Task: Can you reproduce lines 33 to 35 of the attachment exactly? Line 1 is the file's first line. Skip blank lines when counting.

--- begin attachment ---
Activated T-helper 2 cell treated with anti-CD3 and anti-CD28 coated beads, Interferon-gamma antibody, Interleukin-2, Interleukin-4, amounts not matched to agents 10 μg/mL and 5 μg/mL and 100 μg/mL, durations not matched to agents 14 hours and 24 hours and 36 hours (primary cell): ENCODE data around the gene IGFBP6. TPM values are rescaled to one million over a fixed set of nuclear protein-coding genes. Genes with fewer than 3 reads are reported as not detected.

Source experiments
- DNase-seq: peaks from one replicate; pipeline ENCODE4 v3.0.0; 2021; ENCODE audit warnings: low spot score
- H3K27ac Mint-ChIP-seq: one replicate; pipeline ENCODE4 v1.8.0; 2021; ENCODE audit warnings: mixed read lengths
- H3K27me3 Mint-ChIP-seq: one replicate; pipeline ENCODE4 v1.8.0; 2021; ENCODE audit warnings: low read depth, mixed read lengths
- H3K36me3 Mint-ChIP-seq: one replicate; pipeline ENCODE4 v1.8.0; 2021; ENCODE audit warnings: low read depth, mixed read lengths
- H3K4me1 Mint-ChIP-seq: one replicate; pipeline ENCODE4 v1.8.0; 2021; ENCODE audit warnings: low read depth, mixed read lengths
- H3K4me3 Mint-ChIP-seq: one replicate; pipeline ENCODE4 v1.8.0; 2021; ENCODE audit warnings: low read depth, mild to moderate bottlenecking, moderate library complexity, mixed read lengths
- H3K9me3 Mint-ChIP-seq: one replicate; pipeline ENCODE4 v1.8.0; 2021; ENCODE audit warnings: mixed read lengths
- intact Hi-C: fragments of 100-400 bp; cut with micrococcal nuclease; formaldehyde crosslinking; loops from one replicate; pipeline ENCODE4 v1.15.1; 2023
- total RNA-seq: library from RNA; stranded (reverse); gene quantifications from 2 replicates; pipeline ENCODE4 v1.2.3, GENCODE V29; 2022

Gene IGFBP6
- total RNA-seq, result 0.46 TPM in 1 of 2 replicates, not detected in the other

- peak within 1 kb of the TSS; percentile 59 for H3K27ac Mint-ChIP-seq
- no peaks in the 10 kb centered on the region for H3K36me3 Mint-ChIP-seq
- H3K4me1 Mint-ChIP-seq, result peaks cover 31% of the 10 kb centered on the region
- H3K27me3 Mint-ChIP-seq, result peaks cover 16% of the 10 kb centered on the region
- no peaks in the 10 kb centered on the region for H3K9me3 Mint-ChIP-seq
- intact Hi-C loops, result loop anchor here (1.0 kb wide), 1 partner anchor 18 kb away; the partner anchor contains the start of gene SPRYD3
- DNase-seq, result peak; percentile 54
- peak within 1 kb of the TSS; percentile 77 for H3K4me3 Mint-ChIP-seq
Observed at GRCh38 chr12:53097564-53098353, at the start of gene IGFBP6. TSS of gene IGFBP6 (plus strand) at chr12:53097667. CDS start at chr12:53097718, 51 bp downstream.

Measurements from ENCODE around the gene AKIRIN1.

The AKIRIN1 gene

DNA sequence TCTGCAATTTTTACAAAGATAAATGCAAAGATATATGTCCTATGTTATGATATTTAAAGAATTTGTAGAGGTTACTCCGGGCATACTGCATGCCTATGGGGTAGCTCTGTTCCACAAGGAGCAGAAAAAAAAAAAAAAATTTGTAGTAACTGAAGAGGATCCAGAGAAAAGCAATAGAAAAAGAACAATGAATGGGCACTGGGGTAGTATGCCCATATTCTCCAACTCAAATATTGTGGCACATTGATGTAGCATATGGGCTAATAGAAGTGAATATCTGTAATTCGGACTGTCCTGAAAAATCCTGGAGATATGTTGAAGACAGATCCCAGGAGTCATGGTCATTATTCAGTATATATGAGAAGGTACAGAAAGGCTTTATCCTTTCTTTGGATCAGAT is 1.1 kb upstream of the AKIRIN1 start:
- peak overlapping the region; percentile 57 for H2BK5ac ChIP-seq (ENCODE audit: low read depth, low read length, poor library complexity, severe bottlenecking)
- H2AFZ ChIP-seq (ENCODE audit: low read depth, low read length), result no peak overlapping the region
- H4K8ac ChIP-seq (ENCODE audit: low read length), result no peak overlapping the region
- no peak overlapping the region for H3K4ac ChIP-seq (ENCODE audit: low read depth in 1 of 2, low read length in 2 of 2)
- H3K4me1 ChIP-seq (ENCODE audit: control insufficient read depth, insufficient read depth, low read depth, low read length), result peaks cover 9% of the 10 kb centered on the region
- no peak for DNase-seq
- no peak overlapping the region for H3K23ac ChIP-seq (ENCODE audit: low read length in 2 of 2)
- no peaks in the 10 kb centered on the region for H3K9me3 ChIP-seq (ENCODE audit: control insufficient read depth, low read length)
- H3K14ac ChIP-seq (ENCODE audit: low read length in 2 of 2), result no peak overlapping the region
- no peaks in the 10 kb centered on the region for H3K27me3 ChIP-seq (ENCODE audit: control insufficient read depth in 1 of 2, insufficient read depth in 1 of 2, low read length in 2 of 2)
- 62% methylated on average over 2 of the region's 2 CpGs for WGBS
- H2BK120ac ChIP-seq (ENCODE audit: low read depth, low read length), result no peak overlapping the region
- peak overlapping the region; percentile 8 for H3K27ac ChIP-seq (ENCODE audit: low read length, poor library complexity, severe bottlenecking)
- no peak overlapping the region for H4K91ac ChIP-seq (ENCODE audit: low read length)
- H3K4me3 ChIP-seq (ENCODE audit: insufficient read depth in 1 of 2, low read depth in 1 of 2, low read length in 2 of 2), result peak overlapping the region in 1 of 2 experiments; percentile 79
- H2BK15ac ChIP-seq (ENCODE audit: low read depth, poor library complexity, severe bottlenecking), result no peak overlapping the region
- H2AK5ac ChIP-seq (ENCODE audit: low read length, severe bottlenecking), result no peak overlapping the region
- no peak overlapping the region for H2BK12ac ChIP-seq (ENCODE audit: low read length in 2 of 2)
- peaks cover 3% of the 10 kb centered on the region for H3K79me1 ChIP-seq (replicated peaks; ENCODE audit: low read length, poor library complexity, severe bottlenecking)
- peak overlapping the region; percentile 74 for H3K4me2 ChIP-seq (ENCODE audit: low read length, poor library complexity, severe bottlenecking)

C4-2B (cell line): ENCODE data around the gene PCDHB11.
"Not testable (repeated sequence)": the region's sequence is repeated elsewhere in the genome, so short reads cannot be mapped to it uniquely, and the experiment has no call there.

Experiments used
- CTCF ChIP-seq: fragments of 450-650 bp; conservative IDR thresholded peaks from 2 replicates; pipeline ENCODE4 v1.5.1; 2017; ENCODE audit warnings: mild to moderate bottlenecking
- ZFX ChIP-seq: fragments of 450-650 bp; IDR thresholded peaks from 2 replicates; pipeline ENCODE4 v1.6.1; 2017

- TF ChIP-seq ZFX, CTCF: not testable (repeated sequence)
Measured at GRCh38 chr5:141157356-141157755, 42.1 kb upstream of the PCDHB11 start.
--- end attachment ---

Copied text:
- no peaks in the 10 kb centered on the region for H3K9me3 ChIP-seq (ENCODE audit: control insufficient read depth, low read length)
- H3K14ac ChIP-seq (ENCODE audit: low read length in 2 of 2), result no peak overlapping the region
- no peaks in the 10 kb centered on the region for H3K27me3 ChIP-seq (ENCODE audit: control insufficient read depth in 1 of 2, insufficient read depth in 1 of 2, low read length in 2 of 2)